• Consider factors like proximity to parking areas, trails, and any potential hazards that may exist in the area.
Astro Photo with Phone

3. Observe the Terrain

  • Look for open areas with unobstructed views of the sky. Avoid locations with tall buildings, mountains, or dense tree canopies that may block your view.
  • Seek out areas with interesting foreground elements, such as lakes, mountains, or distinctive landscapes, to add depth and visual interest to your astrophotographs.

4. Check for Atmospheric Conditions

  • Choose locations with clear skies and minimal atmospheric disturbances like haze, fog, or high humidity, as they can impact the visibility and quality of your images.
  • Consider the weather conditions and seasonal variations in your area to plan your astrophotography outings accordingly.

5. Use Smartphone Apps

  • Take advantage of smartphone apps designed specifically for astrophotographers. These apps can help you find dark sky locations, identify celestial objects, and plan your shoots.
  • Stellarium, SkySafari, PhotoPills, or Dark Sky Finder are popular apps that provide information about celestial events, light pollution, moon phases, and more.

6. Seek Local Knowledge and Recommendations

  • Engage with local astronomy clubs, forums, or social media groups dedicated to astrophotography. Seek recommendations from experienced photographers who are familiar with your area.
  • Local photographers can provide valuable insights about the best locations and ideal shooting times for astrophotography in your region.
Night Sky Photo

7. Consider Travel Opportunities

  • If you have the flexibility and desire to capture astrophotographs in unique locations, plan trips to areas renowned for their dark skies, such as national parks or remote rural areas. The Mount Cook area, in New Zealand, is one of the Dark Sky locations I visited a couple of years ago. It is absolutely breathtaking.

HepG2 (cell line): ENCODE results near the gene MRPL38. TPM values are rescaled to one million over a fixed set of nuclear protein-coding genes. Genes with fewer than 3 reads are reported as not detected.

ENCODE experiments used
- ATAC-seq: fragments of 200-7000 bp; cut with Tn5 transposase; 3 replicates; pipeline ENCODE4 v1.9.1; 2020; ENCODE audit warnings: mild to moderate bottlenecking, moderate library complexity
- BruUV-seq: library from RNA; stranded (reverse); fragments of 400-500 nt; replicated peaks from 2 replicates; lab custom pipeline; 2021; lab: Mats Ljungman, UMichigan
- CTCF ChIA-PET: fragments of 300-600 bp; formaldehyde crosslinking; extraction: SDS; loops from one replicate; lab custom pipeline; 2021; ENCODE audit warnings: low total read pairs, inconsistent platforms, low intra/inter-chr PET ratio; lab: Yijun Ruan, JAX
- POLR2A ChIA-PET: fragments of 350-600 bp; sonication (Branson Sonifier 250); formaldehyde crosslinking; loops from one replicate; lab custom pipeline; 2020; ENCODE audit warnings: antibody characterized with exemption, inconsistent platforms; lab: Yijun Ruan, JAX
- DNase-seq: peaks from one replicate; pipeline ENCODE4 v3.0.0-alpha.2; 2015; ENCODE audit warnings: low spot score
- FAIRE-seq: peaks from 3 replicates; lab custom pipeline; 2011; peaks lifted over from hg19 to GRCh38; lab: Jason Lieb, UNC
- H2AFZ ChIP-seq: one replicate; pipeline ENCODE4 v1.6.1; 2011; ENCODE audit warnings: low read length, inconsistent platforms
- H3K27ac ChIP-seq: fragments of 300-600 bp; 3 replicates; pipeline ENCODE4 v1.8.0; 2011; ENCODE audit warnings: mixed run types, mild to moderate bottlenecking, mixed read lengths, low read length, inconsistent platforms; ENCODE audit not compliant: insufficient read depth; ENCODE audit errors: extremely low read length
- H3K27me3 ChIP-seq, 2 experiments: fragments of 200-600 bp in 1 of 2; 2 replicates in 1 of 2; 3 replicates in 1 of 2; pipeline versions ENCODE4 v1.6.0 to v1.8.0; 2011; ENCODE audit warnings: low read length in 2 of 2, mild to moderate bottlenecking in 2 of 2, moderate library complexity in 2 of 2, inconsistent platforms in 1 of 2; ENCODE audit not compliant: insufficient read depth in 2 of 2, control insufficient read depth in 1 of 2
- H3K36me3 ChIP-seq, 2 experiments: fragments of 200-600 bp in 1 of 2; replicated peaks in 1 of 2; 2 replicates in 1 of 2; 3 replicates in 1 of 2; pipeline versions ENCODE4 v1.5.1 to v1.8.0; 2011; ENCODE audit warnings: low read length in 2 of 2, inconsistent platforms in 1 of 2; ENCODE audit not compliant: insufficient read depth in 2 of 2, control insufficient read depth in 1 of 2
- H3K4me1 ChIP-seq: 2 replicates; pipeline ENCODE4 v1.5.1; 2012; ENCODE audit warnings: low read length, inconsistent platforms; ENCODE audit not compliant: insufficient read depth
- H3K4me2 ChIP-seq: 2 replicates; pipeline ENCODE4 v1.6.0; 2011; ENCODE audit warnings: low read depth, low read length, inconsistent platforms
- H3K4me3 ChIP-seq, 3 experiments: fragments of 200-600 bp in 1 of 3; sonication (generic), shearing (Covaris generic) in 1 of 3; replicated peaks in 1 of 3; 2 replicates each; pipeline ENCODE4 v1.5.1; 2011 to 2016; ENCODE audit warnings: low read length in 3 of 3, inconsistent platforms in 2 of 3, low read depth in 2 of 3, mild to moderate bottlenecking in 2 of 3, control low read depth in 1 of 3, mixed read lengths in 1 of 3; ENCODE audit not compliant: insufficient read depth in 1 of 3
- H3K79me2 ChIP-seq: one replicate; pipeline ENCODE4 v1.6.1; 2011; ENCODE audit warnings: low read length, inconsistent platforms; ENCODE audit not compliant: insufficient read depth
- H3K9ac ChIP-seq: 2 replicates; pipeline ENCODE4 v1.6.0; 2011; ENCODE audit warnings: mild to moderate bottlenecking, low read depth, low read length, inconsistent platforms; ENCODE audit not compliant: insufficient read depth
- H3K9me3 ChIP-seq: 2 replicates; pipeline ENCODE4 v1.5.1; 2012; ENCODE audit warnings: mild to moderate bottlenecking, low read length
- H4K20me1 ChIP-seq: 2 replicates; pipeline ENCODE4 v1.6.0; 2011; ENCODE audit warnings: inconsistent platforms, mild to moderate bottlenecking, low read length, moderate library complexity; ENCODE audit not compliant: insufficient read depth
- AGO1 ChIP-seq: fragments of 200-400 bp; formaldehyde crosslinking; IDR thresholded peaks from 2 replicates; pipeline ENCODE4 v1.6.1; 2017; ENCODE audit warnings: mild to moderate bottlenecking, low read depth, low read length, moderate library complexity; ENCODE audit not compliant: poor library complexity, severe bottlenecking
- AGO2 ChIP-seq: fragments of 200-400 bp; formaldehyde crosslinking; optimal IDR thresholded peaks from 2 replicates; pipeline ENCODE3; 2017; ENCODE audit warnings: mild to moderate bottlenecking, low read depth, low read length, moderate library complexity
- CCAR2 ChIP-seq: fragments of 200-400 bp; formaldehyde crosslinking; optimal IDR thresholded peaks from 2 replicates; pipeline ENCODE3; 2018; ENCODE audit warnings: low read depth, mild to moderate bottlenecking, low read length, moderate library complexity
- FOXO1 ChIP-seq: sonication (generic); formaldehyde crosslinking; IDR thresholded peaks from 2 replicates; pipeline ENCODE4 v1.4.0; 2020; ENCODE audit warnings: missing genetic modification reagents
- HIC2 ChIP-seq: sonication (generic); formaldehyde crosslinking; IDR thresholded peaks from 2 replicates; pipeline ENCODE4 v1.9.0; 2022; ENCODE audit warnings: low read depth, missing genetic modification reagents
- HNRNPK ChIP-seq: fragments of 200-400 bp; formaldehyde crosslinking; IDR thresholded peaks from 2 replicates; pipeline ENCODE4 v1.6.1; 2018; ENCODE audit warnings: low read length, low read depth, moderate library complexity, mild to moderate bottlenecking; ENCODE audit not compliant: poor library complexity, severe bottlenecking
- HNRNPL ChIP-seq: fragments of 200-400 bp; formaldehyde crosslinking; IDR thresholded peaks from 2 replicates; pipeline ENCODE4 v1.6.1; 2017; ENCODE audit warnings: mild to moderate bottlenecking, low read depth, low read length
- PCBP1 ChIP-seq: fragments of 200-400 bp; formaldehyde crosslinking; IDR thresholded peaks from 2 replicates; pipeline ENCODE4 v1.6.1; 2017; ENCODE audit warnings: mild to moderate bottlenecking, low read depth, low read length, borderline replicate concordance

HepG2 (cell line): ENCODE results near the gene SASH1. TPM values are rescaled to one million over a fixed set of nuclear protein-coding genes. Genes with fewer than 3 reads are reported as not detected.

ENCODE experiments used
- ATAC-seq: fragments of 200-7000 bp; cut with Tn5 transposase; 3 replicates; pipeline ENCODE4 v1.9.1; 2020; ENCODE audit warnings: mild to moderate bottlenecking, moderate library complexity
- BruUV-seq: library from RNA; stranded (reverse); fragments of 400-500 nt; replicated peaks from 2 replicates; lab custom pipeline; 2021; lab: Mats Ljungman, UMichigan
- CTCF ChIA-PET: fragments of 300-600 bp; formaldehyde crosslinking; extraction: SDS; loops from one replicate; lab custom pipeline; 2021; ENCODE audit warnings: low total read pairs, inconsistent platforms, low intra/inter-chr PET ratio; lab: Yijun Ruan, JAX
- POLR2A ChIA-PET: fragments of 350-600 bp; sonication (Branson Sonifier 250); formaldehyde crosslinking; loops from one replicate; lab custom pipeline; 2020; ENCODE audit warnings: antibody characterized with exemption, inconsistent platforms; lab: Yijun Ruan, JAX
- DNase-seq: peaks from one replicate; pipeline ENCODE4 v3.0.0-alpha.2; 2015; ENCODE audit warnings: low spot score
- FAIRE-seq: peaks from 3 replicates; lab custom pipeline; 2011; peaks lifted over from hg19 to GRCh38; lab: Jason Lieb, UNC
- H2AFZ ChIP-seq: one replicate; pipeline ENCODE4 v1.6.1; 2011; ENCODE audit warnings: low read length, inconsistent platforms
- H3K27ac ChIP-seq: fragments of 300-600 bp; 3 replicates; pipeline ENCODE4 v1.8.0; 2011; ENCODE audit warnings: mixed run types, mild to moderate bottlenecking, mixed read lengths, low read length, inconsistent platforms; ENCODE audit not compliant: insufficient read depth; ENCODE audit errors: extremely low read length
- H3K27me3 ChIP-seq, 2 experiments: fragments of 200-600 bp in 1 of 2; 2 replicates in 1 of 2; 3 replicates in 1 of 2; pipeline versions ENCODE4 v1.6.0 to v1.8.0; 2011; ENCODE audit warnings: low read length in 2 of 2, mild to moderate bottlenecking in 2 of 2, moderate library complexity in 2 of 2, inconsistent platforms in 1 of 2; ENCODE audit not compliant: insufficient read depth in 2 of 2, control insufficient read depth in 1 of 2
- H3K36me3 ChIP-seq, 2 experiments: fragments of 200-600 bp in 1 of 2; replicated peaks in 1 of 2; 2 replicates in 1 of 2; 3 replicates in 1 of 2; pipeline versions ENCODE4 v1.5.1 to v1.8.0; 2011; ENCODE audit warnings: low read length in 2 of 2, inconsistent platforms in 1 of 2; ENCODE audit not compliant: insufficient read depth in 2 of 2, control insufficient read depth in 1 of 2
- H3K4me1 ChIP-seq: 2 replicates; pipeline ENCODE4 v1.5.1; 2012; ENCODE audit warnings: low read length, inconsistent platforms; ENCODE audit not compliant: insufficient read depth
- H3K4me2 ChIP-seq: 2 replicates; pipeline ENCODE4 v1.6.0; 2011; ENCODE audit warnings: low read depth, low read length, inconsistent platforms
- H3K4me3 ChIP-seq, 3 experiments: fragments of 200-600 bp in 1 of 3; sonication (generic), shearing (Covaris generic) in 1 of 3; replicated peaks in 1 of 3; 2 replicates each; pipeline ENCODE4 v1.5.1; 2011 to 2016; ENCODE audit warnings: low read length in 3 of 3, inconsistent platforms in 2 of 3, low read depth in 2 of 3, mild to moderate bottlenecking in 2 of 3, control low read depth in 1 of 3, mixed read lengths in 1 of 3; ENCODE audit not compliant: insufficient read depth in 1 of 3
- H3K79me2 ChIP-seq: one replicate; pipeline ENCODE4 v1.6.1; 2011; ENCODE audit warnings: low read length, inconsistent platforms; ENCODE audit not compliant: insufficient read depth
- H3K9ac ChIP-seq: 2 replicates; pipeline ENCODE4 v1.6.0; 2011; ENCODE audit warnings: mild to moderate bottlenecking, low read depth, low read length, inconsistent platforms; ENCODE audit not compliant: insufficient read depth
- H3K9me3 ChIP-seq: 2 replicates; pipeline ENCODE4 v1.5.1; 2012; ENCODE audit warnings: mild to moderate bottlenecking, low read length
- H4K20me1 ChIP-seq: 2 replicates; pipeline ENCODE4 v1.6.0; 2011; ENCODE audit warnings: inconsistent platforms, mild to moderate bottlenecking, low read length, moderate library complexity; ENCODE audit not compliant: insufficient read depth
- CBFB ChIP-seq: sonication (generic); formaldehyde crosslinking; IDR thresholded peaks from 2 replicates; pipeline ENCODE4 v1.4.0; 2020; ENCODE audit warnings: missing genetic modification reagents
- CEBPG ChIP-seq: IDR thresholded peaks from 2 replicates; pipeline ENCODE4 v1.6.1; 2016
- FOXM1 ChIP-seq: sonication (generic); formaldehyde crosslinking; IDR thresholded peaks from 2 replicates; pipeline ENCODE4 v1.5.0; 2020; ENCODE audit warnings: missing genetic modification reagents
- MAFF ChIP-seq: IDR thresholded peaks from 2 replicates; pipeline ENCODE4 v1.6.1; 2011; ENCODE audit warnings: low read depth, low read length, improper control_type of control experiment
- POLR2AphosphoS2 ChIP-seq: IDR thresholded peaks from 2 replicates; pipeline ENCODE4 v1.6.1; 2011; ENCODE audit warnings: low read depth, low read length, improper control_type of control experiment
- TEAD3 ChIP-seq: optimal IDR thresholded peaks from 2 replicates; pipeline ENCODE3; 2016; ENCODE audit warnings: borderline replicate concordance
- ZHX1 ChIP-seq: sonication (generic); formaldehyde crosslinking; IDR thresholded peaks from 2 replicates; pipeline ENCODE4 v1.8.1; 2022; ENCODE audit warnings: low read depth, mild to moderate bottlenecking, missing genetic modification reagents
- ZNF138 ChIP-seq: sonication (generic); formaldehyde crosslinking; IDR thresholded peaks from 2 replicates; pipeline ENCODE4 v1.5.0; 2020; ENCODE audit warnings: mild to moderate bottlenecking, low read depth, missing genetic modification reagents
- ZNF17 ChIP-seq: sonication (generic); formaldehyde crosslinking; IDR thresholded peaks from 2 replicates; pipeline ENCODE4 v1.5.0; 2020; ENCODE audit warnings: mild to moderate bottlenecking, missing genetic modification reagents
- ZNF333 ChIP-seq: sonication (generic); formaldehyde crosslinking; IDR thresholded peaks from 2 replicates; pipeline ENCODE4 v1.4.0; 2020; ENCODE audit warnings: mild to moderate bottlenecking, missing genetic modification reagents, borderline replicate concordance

• Research popular astrophotography destinations and consider joining photography workshops or events held in these locations.

Finding the right location for astrophotography involves a combination of research, local knowledge, and exploring new places. Be patient, stay persistent, and embrace the adventure of discovering breathtaking spots where you can capture the wonders of the night sky.

What are the preferred camera settings for astrophotography?

Although every night and location needs different settings to create the best images of the night sky, there are a few things and settings to keep in mind to get the best possible results.

Manual Focus Android Phones

Manual Mode

Switch to Manual Mode or Pro Mode on your smartphone camera or use a dedicated camera app that allows manual control over settings. Manual mode gives you greater flexibility and control to adjust various parameters according to specific conditions.


Start with a higher ISO setting to capture more light from the stars. Typically, ISO 800 to 3200 is a good starting range. Experiment with different ISO values based on the brightness of the stars and the level of noise you find acceptable in your images. Keep in mind that higher ISO settings can introduce more noise, so finding a balance is crucial.